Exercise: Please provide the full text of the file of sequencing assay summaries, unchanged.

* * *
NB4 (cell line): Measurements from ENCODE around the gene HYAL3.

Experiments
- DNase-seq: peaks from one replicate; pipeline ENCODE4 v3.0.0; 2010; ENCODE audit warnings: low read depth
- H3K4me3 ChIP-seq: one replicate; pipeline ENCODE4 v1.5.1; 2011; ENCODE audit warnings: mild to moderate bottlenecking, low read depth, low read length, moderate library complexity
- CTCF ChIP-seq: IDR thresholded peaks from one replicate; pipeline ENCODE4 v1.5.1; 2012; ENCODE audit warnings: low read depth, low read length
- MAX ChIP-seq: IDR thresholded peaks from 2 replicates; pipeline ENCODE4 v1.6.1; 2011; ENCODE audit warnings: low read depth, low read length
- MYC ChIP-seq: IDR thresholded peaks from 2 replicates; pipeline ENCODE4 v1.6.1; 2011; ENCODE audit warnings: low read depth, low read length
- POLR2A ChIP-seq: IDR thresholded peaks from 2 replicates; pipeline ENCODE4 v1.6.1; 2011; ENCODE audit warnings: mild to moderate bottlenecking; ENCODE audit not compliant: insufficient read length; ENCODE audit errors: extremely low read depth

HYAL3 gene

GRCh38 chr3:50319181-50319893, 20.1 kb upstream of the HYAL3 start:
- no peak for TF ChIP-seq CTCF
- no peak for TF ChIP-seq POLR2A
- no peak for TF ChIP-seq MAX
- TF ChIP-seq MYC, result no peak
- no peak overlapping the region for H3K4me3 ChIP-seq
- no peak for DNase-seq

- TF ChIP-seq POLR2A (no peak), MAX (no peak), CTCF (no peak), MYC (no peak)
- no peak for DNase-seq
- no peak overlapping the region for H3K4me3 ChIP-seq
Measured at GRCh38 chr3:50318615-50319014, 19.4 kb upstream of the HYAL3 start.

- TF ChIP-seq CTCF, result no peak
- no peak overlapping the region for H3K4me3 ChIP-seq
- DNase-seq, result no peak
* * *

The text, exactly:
NB4 (cell line): Measurements from ENCODE around the gene HYAL3.

Experiments
- DNase-seq: peaks from one replicate; pipeline ENCODE4 v3.0.0; 2010; ENCODE audit warnings: low read depth
- H3K4me3 ChIP-seq: one replicate; pipeline ENCODE4 v1.5.1; 2011; ENCODE audit warnings: mild to moderate bottlenecking, low read depth, low read length, moderate library complexity
- CTCF ChIP-seq: IDR thresholded peaks from one replicate; pipeline ENCODE4 v1.5.1; 2012; ENCODE audit warnings: low read depth, low read length
- MAX ChIP-seq: IDR thresholded peaks from 2 replicates; pipeline ENCODE4 v1.6.1; 2011; ENCODE audit warnings: low read depth, low read length
- MYC ChIP-seq: IDR thresholded peaks from 2 replicates; pipeline ENCODE4 v1.6.1; 2011; ENCODE audit warnings: low read depth, low read length
- POLR2A ChIP-seq: IDR thresholded peaks from 2 replicates; pipeline ENCODE4 v1.6.1; 2011; ENCODE audit warnings: mild to moderate bottlenecking; ENCODE audit not compliant: insufficient read length; ENCODE audit errors: extremely low read depth

HYAL3 gene

GRCh38 chr3:50319181-50319893, 20.1 kb upstream of the HYAL3 start:
- no peak for TF ChIP-seq CTCF
- no peak for TF ChIP-seq POLR2A
- no peak for TF ChIP-seq MAX
- TF ChIP-seq MYC, result no peak
- no peak overlapping the region for H3K4me3 ChIP-seq
- no peak for DNase-seq

- TF ChIP-seq POLR2A (no peak), MAX (no peak), CTCF (no peak), MYC (no peak)
- no peak for DNase-seq
- no peak overlapping the region for H3K4me3 ChIP-seq
Measured at GRCh38 chr3:50318615-50319014, 19.4 kb upstream of the HYAL3 start.

- TF ChIP-seq CTCF, result no peak
- no peak overlapping the region for H3K4me3 ChIP-seq
- DNase-seq, result no peak